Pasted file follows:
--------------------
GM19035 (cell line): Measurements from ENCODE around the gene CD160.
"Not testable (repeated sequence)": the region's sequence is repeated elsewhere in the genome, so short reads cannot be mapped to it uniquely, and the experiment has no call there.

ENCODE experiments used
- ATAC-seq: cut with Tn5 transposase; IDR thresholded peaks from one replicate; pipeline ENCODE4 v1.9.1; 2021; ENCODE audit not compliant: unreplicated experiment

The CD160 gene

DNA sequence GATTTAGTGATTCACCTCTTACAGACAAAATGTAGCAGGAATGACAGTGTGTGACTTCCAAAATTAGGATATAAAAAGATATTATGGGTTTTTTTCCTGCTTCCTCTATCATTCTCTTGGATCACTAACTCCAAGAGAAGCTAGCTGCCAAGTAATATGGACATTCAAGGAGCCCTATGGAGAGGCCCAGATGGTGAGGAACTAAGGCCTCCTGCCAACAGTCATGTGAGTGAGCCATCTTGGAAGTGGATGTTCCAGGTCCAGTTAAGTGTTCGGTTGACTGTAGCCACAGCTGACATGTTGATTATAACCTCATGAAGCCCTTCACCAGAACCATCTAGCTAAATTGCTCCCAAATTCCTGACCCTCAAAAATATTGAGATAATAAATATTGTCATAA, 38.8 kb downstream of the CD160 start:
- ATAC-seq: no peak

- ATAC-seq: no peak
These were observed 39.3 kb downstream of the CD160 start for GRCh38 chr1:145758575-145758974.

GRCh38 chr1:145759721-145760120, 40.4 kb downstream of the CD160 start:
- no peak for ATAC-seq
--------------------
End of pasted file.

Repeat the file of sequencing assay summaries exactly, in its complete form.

GM19035 (cell line): Measurements from ENCODE around the gene CD160.
"Not testable (repeated sequence)": the region's sequence is repeated elsewhere in the genome, so short reads cannot be mapped to it uniquely, and the experiment has no call there.

ENCODE experiments used
- ATAC-seq: cut with Tn5 transposase; IDR thresholded peaks from one replicate; pipeline ENCODE4 v1.9.1; 2021; ENCODE audit not compliant: unreplicated experiment

The CD160 gene

DNA sequence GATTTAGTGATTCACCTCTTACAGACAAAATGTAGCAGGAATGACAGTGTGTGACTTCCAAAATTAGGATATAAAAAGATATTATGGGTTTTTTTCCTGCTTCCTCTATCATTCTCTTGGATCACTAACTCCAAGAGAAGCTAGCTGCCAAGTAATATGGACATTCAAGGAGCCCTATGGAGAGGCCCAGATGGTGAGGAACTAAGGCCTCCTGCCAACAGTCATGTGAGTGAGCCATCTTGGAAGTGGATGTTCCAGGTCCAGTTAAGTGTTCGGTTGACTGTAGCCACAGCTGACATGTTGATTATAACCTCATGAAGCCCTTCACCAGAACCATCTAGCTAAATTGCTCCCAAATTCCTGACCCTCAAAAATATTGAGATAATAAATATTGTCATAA, 38.8 kb downstream of the CD160 start:
- ATAC-seq: no peak

- ATAC-seq: no peak
These were observed 39.3 kb downstream of the CD160 start for GRCh38 chr1:145758575-145758974.

GRCh38 chr1:145759721-145760120, 40.4 kb downstream of the CD160 start:
- no peak for ATAC-seq